Most AMAZING Discoveries With A Metal Detector!


From real pirate treasure to priceless archaeological
artifacts, here are 10 of the coolest things found with a metal detector! 10. Roman Coins Detectorists spend most of their time searching
fields and coming up empty, but occasionally they’ll find something that makes it all
worthwhile. This is what happened to Dave Crisp, a hospital
administrator. In 2010, he made an amazing discovery in a
field near Frome, in the county of Somerset in England. Expecting to find the usual discarded metal
objects, he started digging on a spot where his detector had signalled a strong reading,
and to his surprise, he uncovered a large pot that contained a hoard of Roman coins. In total there were over 52,000 of them! 766 bore an image of Marcus Aurelius Carausius,
who ruled over Britain between 286 and 293 AD. As the first leader to strike coins in the
country, this was a particularly important find- one that was valued at over 1 million
dollars. The coins were sent to the British museum
where they were cleaned by archaeologists and put on display. 9. The Mojave Nugget While you may think that the gold in the California
hills is long gone, this story shows that it’s still out there for those who look
hard enough. In 1977, Ty Paulsen was using his metal detector
in the Mojave Desert in Southern California when he discovered something people always
dream of- a huge golden nugget. It turned out to be one of the largest ever
found by a metal detector in the US, and weighed a massive 4.5 kg! Known as the Mojave Nugget, it was worth a
whopping $200,000, and can now be seen on display at the Natural History Museum of Los
Angeles. Unsurprisingly, Paulsen has never revealed
the exact location where found the nugget, but it’s thought to have been from the Stringer
Mining District- an area that has been linked with large quantities of gold discovery over
the years. Who knows, if you get out searching you might
make the next big discovery there yourself! And now for number 8, but first be sure to
subscribe and click the bell to join our notification squad! 8. Bullet in Dallas, Texas It’s not just valuable treasure in monetary
terms that can be found with a metal detector, as Richard H. Lester discovered in 1974. He was in Dallas, Texas, searching for hits
on Dealey Plaza when he found a bullet fragment. Now, this may not seem too out of the ordinary
in the US, but this location just so happened to be about 500 yards away from the Texas
School Book Depository, the location thought to have been used by Lee Harvey Oswald when
he shot JFK. Lester kept the fragment for a number of years,
but he handed it over to the FBI in 1976 as a part of ongoing investigations . They conducted
tests on it, which they published the following year, and while the bullet had the same 4
grooves and right hand twist pattern as Oswald’s Mannlicher-Carcano, the lands were spaced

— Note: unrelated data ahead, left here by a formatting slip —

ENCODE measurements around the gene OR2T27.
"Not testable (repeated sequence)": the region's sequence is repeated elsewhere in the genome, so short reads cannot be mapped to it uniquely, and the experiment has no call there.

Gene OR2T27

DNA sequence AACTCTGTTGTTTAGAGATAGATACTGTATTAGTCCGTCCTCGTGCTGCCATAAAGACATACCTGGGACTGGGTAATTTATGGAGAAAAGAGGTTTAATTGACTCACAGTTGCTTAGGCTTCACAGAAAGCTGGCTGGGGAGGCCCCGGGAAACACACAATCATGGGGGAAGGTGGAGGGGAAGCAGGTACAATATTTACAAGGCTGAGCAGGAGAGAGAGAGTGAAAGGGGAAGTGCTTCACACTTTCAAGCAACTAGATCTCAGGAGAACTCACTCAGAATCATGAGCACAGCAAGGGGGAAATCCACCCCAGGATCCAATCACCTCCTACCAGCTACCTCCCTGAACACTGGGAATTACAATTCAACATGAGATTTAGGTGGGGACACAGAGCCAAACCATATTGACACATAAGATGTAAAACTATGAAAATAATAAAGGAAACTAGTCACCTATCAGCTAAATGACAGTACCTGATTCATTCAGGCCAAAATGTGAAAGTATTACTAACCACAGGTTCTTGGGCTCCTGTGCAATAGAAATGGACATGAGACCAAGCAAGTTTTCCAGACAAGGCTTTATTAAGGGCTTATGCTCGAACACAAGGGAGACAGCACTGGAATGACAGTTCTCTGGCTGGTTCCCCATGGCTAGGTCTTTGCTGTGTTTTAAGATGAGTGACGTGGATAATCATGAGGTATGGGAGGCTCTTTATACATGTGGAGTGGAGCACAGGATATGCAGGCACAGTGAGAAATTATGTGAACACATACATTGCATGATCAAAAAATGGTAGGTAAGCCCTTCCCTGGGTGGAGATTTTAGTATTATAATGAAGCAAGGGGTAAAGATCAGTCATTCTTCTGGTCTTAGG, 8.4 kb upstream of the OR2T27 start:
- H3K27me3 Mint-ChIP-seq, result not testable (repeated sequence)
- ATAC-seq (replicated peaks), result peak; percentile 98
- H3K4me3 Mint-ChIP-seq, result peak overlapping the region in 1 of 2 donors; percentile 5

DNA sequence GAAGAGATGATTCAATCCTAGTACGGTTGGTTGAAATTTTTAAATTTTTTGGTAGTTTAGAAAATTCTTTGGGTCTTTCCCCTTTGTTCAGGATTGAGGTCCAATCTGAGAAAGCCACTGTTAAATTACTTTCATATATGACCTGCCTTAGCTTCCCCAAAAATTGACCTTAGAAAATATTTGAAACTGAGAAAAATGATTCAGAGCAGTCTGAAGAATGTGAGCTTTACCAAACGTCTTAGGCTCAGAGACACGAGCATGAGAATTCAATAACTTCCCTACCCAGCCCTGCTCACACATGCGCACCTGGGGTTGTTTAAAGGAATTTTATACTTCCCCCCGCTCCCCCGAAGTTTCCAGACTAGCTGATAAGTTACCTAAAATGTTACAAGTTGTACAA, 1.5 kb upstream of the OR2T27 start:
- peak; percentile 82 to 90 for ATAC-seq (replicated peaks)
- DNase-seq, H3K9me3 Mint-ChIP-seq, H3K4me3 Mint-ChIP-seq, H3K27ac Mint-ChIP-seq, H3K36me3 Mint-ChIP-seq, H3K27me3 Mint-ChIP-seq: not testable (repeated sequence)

further apart than they should have been- meaning it was unlikely from his gun. No-one suggested at the time that it could
have been from a second gunman, but from a day out with his metal detector, Lester found
himself in the middle of the greatest conspiracy ever. 7. Spanish Gold Chalice You don’t have to be an expert to make an
amazing find, all you need is commitment and hard work. Mike DeMar took a job as a diver with a treasure
hunting firm when he was 20 years old. Sounds like a great job! They were searching the Florida Keys for treasure
from a sunken Spanish ship, the Santa Margarita, that had sunk over 400 years ago. The efforts of the company, Blue Water Ventures,
had been on-going since 1980, and they had just begun looking at a new site. Within a couple of months of working there,
DeMar was underwater and his metal detector pinged. He dug a bit with his hands and found what
initially seemed like a piece of rock, but on closer inspection turned out to be a Golden
Chalice. The ornate object, thought to be from around
the time of the ship, at least 400 years old, was subsequently valued at over $1 million
dollars- more than enough to warrant the rest of the day off and a toast of champagne with
his new colleagues. The ship had sunk in a storm that scattered
the debris in one direction, but another storm hit and scattered it all across the seabed. Following this discovery, Blue Water Ventures
were confident that they’d make further finds- although as of yet they haven’t announced
anything quite like the chalice. 6. Iron Age Gold Necklaces In 2009, David Booth was using his metal detector
in a field for the first time, having only just got it to try out his new hobby and tested
it on knives in his kitchen. Yet, 9 paces from where he parked his car,
he made one of the most famous finds in Scottish history. Struggling to believe his fortune, he scraped
away the soil where his detector had indicated to reveal four gold necklaces known as ‘torcs’. They were dated to 300 BC, and were such an
important find that historians have reexamined the ways they look at human society from the
time. The intricate designs are, in some areas,
as wide as a finger- and were valued at more than 1 million pounds- about 1.3 million dollars. Unfortunately for Booth, the law in Scotland
states that treasure hordes belong to the Crown, rather than the finder or the landowner,
so after his moment of fame for his discovery, the necklaces were passed on to a national